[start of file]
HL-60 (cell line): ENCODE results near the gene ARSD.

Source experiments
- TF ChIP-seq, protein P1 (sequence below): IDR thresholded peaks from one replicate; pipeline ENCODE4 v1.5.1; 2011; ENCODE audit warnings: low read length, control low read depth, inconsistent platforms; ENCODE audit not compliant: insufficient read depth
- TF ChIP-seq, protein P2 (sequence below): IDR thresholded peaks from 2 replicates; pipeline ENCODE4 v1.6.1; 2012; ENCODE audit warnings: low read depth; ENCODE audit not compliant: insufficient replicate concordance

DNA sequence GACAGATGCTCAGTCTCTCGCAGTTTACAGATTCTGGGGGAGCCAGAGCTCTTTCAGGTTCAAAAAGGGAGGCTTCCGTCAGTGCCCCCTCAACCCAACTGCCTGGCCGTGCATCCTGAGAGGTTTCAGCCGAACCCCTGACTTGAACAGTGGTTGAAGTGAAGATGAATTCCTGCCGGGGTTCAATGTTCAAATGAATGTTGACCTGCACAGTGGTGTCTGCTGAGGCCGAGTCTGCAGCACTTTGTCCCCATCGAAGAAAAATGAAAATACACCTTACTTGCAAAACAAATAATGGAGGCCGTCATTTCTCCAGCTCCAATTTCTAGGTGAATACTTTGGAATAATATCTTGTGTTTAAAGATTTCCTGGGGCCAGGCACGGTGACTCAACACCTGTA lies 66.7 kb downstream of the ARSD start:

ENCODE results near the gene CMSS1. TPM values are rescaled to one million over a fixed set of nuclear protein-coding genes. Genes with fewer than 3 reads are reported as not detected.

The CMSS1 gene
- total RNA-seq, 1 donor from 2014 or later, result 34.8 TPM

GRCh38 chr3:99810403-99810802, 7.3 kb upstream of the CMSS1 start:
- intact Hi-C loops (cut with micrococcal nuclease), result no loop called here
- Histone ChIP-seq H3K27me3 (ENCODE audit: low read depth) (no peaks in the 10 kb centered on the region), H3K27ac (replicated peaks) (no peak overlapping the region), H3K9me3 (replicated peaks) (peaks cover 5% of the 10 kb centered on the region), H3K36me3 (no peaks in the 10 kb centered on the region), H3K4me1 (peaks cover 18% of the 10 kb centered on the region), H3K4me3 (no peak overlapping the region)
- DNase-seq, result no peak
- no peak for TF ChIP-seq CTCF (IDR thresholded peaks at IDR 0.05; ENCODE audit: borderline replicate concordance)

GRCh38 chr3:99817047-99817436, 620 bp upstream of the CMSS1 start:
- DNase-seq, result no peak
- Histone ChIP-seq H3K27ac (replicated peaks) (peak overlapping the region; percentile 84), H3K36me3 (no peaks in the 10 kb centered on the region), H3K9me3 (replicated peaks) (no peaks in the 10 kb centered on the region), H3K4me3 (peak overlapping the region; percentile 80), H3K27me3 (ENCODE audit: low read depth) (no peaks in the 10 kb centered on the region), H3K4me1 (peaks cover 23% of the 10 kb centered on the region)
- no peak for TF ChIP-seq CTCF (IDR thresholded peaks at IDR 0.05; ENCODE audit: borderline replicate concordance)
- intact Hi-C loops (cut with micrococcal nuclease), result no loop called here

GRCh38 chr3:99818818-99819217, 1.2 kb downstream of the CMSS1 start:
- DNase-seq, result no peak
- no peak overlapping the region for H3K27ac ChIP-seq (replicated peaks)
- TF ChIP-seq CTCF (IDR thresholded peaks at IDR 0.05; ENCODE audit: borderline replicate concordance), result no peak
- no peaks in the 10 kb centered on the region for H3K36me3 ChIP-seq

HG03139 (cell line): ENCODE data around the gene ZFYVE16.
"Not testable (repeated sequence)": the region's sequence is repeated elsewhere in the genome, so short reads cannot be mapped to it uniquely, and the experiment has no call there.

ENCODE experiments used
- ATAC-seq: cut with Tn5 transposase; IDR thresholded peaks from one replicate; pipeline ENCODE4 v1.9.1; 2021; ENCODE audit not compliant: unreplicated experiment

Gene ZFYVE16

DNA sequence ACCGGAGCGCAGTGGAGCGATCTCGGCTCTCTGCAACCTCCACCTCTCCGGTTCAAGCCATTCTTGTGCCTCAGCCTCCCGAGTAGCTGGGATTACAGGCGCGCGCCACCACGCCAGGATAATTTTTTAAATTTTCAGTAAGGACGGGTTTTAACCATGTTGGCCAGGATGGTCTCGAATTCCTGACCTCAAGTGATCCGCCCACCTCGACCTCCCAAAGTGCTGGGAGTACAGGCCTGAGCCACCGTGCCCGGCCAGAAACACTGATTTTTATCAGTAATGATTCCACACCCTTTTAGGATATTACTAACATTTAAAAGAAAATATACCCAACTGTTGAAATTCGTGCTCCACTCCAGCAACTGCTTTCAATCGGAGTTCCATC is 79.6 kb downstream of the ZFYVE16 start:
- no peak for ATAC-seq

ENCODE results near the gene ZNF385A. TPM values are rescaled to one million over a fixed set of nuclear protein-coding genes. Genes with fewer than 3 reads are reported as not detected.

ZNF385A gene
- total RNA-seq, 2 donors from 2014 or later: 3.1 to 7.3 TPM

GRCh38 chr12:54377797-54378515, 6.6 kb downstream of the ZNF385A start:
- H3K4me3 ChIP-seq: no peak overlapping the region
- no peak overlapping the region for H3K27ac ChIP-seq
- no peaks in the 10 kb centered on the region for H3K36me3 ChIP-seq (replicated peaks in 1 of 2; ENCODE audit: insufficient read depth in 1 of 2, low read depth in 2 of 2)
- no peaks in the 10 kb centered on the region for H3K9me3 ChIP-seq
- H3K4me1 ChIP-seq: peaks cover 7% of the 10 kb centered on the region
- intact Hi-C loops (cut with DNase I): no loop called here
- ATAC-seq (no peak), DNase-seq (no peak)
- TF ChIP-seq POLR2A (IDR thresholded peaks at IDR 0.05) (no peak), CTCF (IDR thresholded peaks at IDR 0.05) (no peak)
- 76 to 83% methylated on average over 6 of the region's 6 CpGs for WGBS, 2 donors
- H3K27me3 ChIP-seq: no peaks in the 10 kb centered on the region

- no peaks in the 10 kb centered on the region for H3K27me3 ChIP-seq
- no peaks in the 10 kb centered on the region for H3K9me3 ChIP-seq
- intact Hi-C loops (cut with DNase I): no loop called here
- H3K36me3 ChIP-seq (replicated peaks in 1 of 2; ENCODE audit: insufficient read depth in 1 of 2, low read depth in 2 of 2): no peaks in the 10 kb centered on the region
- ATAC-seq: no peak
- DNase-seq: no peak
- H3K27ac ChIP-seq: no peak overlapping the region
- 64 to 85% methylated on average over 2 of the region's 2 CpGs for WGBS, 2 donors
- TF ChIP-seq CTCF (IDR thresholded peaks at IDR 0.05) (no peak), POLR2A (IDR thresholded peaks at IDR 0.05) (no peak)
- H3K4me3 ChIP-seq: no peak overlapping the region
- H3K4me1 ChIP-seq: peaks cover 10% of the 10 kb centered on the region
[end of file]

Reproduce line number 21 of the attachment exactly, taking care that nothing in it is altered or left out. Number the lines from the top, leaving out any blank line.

- no peak overlapping the region for H3K27ac ChIP-seq (replicated peaks)